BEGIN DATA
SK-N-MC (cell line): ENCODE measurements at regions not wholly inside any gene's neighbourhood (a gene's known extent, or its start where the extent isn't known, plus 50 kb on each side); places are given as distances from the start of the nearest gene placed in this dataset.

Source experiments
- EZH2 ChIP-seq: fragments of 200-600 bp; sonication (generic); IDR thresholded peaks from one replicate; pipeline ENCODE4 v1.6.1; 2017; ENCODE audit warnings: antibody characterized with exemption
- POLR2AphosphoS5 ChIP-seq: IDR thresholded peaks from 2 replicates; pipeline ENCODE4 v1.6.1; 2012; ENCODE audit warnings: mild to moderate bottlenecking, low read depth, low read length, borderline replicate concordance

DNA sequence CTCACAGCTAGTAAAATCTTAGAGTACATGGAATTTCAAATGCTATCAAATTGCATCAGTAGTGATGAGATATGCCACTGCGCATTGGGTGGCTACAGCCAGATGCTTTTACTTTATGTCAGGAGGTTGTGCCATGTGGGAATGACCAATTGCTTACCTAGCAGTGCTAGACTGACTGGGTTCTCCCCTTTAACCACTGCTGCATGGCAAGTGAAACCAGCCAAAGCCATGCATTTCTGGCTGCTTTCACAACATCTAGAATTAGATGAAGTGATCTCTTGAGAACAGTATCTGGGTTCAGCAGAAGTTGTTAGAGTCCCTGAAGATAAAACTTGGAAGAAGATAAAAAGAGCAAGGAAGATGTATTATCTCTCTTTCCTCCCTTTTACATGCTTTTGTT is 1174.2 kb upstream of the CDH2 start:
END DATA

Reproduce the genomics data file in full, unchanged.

SK-N-MC (cell line): ENCODE measurements at regions not wholly inside any gene's neighbourhood (a gene's known extent, or its start where the extent isn't known, plus 50 kb on each side); places are given as distances from the start of the nearest gene placed in this dataset.

Source experiments
- EZH2 ChIP-seq: fragments of 200-600 bp; sonication (generic); IDR thresholded peaks from one replicate; pipeline ENCODE4 v1.6.1; 2017; ENCODE audit warnings: antibody characterized with exemption
- POLR2AphosphoS5 ChIP-seq: IDR thresholded peaks from 2 replicates; pipeline ENCODE4 v1.6.1; 2012; ENCODE audit warnings: mild to moderate bottlenecking, low read depth, low read length, borderline replicate concordance

DNA sequence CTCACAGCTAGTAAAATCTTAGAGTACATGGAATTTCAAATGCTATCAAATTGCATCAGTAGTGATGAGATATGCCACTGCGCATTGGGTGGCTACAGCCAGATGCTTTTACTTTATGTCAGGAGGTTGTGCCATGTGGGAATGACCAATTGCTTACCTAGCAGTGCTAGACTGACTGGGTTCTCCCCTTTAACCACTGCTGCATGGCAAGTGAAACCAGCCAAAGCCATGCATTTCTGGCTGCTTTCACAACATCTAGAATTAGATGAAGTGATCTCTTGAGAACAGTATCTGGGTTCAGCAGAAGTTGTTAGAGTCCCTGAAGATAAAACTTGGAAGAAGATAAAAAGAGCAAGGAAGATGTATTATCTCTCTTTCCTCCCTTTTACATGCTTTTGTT is 1174.2 kb upstream of the CDH2 start: